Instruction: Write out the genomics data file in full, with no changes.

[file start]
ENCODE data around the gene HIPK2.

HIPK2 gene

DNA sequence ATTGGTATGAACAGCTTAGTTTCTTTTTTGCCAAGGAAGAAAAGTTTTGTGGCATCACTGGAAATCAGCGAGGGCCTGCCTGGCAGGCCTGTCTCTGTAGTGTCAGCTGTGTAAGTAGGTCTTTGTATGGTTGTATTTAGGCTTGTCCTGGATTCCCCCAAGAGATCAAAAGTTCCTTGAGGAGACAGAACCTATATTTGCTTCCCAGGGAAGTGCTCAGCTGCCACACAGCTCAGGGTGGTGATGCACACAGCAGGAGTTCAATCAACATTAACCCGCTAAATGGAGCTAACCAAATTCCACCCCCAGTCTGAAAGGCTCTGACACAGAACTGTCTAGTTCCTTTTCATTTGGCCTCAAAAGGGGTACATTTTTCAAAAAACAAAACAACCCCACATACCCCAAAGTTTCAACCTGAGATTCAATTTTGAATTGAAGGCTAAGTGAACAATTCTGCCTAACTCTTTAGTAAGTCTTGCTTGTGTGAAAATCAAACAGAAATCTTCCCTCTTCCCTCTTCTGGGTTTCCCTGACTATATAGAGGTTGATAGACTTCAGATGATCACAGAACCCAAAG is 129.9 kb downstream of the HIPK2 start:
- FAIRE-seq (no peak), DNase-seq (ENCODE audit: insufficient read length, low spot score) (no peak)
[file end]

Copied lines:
ENCODE data around the gene HIPK2.

HIPK2 gene

DNA sequence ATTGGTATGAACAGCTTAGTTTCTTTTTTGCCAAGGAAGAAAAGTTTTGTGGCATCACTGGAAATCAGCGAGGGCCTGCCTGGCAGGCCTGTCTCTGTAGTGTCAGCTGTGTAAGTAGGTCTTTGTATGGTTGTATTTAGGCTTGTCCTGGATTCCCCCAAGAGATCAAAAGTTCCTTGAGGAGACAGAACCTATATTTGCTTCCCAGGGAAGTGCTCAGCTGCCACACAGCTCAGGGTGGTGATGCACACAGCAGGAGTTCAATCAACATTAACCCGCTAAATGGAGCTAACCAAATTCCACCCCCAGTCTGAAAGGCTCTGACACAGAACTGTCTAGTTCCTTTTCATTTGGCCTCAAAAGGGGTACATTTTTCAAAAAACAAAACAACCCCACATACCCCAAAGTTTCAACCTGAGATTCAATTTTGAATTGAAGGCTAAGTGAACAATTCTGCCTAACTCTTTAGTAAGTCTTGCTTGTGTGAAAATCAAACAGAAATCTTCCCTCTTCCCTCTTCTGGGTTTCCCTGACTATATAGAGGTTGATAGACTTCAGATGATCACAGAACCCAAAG is 129.9 kb downstream of the HIPK2 start:
- FAIRE-seq (no peak), DNase-seq (ENCODE audit: insufficient read length, low spot score) (no peak)